In a move designed to create a “market leader in non-standard finance,” sub-prime lender Non-Standard Finance (NSF) has made a takeover bid for Provident Financial. What’s surprising about the step is that NSF is the smaller of the two rival enterprises and its ambitious, strategic move has not gone unnoticed. Provident Financial is not currently in great shape, as it is experiencing the fallout from an attempt to restructure a century-old business model with more technology and fewer staff. The larger lender has so far refused the offer from NSF, calling it “strategically and financially flawed” but that may not be the end of the story. Provident Financial’s problems began in mid 2017 and that year it declared a loss of nearly £150m. It’s share price collapsed on the back of the failed reorganisation and its share price has not yet recovered.

Who are the rival lenders?

Non-Standard Finance. Established in 2015 and now the third biggest home credit lender. NSF offers home credit (“Loans at Home“), bad credit personal loans (“Everyday Loans“) and guarantor loans (“George Banco and “Trust Two“). Expansion in the years since the business was established has seen it go from strength to strength. The current top man at NSF is John van Kuffeler who was formerly chief executive and chairman of Provident Financial.

Non Standard Finance logo

Provident Financial. A well-established lender (created in 1880) with more than 800,000 borrowers committed to doorstep loans repayments. The business also includes Vanquis Bank, which offers a credit card with a 69.9% interest rate. The larger lender has been struggling as a result of a number of key factors, including a difficult recent restructure and regulatory sanctions. The business’ Moneybarn arm, which handles car finance, is currently being investigated by the FCA. The regulator is looking at the way it treats borrowers who miss repayments. Vanquis has already been ordered to pay £168.8m in compensation and a £2m fine as a result of a previous investigation into failure to disclose certain charges. Provident Financial logo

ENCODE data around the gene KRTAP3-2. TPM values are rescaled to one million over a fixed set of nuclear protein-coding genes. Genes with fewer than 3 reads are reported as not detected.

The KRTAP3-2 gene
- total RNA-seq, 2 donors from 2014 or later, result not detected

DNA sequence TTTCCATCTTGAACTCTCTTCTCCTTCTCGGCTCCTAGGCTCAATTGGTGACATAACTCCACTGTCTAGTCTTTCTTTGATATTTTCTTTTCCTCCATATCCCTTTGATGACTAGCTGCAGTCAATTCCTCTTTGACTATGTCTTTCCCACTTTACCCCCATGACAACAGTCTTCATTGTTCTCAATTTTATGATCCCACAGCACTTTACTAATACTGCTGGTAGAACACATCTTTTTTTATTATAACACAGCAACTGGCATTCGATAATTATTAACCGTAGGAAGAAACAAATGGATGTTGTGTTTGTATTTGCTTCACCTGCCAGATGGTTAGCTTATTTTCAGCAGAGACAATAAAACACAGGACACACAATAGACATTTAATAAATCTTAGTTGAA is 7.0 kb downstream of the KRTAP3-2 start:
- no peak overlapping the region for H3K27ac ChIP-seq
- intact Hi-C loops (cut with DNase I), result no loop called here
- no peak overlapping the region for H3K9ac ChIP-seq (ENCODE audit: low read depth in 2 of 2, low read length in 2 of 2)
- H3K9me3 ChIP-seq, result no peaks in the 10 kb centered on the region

The takeover bid

The bid made by NSF has been backed by shareholders with more than 50% of Provident Financial’s shares. It’s not the first time that a takeover has been launched, as NSF made a previous attempt in 2018. Then, too, Provident Financial rejected the offer but conditions have not significantly improved for the business since then. It’s as a result of this further perceived slide in performance that representatives of NSF have said they feel the rival lender has “lost its way,” justifying a fresh takeover bid in 2019.

Under the terms of the takeover bid, Provident Financial shareholders would receive 8.88 new NSF shares for each Provident share. The offer has been rejected by Provident Financial management, which has made clear that it doesn’t believe this represents a true value of the company. Although it has suffered a 76% drop in share value in less than two years, those in charge at Provident Financial still sees to believe that the deal isn’t a fair reflection of the business. In fact, the offer made by NSF was described by representatives of Provident Financial as “irresponsible” particularly as the business has recently been destabilised by its financial restructuring. They said a takeover could put at risk the progress that the company has made towards sorting out the myriad of issues that have overwhelmed it in recent times.

Also problematic to the target company is a proposal in the takeover bid to dispose of Moneybarn and sell off another arm of Provident Financial – its online Satsuma business. Provident chairman Patrick Snowball said, “this Offer does not reflect that times have changed and ignores the significant progress we have made with our customers, staff and regulators over the past 12 months.” However, this perspective was dismissed by John van Kuffeler who has made it clear he feels that the issues Provident currently has are not reversible other than by this kind of drastic action.

What’s the situation now?

Currently, the takeover bid is being publicly rejected, not just on the basis of the value offered, but also with respect to suggested takeover strategy. Investors still have to vote on whether to approve the deal but given that just over 50% of the shares are owned by three big investors  – Invesco, Marathon and Neil Woodford – there is already significant backing in place.

For consumers, the real question is whether a “market leader in non-standard finance” would be beneficial or whether this would create fewer opportunities for broader access to credit. Unless – or until – the proposed takeover happens there will be little certainty on what the doorstep loans market in the UK is going to look like in the near future.

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